To the Editor: Certain senators announced on August 13 that the end-of-life provision would be dropped from the healthcare reform bill. Senator Charles Grassley was quoted as saying that the provision would be dropped because of fears that it would be misinterpreted or implemented incorrectly. The provision to include Medicare funding for advance directive (AD) discussions between practitioners and patients roused active and, at times, vitriolic discussions on radio talk shows and social networking sites, but the concept of ADs is based on America's core ethical principle of autonomy. Although Nancy Cruzan and Terri Schiavo brought national attention to the issue for a brief time, recent data suggest that, although only approximately 30% of adults have completed an AD,1–3 93% of adults would like to discuss ADs with their physician.4 The reality is that these conversations are time consuming, incompatible with 20-minute appointments, and not billable. The healthcare reform bill would have allowed physician compensation for an AD discussion every 5 years, provided guidelines, and suggested a mechanism to track the quality of these discussions. The bill stated (p. 430) that AD consultations could take place more frequently if there were significant changes in a patient's health status. Those opposed to the end-of-life provision interpreted this to mean that discussing ADs with one's physician would hasten death.

Between 2003 and 2005, 464 patients were interviewed at an index hospitalization and asked whether anyone had discussed ADs with them. A concurrent chart review documented the presence or absence of completed ADs in the medical record (do-not-resuscitate orders (the majority of which are written 3 days before death5), and other broader types of ADs (living will, durable power of attorney, a form such as Five Wishes)). One hundred twenty-three (26.5%) of these patients have died. Using logistic regression, no association was found between having had an AD discussion or the presence of ADs in the medical record and death at 1 year or death over the complete follow-up period after adjusting for age and disease severity (Table 1). Although this study was not powered to detect small differences in mortality or risk of death, it provides some data to inform the current national debate that favors honoring patient wishes to have AD discussions and confirming that there is no evidence that these discussions or completing an AD lead to harm.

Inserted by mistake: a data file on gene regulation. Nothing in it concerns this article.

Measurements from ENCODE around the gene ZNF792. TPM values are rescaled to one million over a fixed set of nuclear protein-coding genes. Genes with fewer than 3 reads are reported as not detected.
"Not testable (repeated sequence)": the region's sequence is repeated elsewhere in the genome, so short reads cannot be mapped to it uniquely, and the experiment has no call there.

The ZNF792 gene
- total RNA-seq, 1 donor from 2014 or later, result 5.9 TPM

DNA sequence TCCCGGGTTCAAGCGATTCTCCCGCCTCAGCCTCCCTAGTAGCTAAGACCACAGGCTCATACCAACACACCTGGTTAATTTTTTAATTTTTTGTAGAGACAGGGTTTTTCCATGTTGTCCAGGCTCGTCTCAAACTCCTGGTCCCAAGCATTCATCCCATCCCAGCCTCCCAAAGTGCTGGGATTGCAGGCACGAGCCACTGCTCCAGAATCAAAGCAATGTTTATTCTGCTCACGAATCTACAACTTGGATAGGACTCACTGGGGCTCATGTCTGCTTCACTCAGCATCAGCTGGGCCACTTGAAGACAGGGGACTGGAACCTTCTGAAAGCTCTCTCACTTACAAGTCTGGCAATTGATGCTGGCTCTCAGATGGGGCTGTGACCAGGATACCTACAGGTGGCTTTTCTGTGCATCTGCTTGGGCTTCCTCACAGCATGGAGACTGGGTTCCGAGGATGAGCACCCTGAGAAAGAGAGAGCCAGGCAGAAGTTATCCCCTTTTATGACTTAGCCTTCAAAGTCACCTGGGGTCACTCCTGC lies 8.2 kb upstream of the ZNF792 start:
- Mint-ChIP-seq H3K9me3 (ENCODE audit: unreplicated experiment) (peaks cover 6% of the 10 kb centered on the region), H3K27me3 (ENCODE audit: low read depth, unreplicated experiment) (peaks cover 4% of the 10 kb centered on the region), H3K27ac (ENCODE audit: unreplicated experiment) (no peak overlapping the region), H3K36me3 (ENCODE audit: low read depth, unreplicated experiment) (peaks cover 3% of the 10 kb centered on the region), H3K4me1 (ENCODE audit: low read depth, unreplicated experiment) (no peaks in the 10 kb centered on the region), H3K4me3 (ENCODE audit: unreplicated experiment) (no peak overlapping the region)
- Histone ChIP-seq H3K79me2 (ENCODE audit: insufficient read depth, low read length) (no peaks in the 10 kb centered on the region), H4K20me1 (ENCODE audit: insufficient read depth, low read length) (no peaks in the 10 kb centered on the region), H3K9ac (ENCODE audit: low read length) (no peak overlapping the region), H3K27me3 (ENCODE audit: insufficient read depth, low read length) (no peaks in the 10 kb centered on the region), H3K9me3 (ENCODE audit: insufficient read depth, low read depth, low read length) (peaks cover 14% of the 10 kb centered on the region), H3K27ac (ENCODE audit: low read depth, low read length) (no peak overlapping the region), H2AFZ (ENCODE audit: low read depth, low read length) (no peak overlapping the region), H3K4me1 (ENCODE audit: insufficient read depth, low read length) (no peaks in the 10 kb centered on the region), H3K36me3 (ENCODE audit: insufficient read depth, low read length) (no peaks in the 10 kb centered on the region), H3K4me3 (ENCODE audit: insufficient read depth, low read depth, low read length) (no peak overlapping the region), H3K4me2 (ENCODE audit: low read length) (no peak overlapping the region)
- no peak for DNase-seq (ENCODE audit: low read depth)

Table 1. Association Between Advance Directive (AD) Discussions or ADs and Death at 1 Year or Death from 2003 to 2009
Variable of InterestAdjusted Odds Ratio
(95% Confidence Interval)
Death at 1 YearDeath 2003–2009
Model of AD Discussions(c=0.81)(c=0.82)
AD Discussions1.2 (0.69–2.24)1.6 (0.93–2.59)
Model of AD on chart(c=0.83)(c=0.82)
AD on chart1.4 (0.61–3.03)1.1 (0.51–2.25)


Conflict of Interest: The editor in chief has reviewed the conflict of interest checklist provided by the authors and has determined that the authors have no financial or any other kind of personal conflicts with this paper.

Author Contributions: All the authors took part in the design, analysis and the preparation of this letter.

Sponsor's Role: None.